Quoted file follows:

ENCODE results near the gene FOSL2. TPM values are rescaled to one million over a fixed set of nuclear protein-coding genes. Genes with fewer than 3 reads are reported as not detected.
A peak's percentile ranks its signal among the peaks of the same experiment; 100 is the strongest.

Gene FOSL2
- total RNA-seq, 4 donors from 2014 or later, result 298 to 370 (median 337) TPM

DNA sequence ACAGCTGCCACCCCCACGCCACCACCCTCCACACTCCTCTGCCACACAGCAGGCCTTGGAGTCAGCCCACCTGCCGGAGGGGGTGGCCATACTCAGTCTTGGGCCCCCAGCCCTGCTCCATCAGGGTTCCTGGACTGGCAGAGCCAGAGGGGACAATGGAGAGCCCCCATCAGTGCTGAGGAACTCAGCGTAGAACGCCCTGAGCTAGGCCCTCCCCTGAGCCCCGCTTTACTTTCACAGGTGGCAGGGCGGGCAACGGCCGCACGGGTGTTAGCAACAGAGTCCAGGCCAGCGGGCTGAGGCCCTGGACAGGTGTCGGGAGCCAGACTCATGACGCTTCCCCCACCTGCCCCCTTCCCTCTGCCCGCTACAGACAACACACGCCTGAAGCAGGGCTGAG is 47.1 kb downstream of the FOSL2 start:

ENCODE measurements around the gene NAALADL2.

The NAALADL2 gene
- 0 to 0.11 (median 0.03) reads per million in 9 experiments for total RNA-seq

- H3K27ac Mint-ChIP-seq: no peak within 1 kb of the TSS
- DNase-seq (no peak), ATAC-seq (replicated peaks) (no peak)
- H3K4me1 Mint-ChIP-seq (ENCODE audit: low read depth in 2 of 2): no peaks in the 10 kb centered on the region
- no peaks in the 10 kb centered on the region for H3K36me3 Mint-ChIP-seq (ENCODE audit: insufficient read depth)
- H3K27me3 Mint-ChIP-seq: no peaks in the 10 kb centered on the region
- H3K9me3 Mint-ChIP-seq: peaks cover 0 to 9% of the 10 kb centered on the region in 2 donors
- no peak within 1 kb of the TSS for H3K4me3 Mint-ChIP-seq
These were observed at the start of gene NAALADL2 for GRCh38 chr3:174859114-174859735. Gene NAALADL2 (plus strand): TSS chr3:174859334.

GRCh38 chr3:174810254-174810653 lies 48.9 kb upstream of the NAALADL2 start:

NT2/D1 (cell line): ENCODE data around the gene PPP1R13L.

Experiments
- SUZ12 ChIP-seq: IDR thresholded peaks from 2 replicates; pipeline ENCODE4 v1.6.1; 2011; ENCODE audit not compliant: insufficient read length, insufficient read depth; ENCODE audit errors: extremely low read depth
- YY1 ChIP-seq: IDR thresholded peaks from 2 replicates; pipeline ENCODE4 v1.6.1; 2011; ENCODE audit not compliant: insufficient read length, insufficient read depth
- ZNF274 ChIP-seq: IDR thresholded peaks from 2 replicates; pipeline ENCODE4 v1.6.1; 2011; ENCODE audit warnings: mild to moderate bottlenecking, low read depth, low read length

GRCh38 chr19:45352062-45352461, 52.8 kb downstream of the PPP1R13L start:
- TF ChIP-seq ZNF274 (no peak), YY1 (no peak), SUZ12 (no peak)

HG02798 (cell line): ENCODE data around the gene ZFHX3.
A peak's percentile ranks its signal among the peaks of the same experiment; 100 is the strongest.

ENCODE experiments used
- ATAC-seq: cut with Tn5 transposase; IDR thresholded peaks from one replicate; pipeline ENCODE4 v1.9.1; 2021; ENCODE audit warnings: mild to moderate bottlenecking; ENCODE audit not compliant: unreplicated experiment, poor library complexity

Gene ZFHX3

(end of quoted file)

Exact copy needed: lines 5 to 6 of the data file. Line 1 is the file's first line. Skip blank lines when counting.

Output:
DNA sequence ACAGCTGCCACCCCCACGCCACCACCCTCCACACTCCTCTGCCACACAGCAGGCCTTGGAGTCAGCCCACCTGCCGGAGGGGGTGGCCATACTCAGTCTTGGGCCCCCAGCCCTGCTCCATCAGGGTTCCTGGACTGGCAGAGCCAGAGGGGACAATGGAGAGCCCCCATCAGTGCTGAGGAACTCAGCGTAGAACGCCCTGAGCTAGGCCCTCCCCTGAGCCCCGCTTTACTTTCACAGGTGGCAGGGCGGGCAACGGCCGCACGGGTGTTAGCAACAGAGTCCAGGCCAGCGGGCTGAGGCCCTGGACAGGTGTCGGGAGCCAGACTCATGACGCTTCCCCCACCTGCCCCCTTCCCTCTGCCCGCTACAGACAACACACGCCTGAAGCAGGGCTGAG is 47.1 kb downstream of the FOSL2 start:

ENCODE measurements around the gene NAALADL2.